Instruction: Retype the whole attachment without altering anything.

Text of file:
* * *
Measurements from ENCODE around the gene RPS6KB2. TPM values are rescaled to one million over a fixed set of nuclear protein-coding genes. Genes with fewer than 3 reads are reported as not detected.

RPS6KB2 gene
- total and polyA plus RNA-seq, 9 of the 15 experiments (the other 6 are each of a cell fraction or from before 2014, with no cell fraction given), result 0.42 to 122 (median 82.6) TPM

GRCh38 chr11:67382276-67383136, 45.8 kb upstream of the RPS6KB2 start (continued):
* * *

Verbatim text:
Measurements from ENCODE around the gene RPS6KB2. TPM values are rescaled to one million over a fixed set of nuclear protein-coding genes. Genes with fewer than 3 reads are reported as not detected.

RPS6KB2 gene
- total and polyA plus RNA-seq, 9 of the 15 experiments (the other 6 are each of a cell fraction or from before 2014, with no cell fraction given), result 0.42 to 122 (median 82.6) TPM

GRCh38 chr11:67382276-67383136, 45.8 kb upstream of the RPS6KB2 start (continued):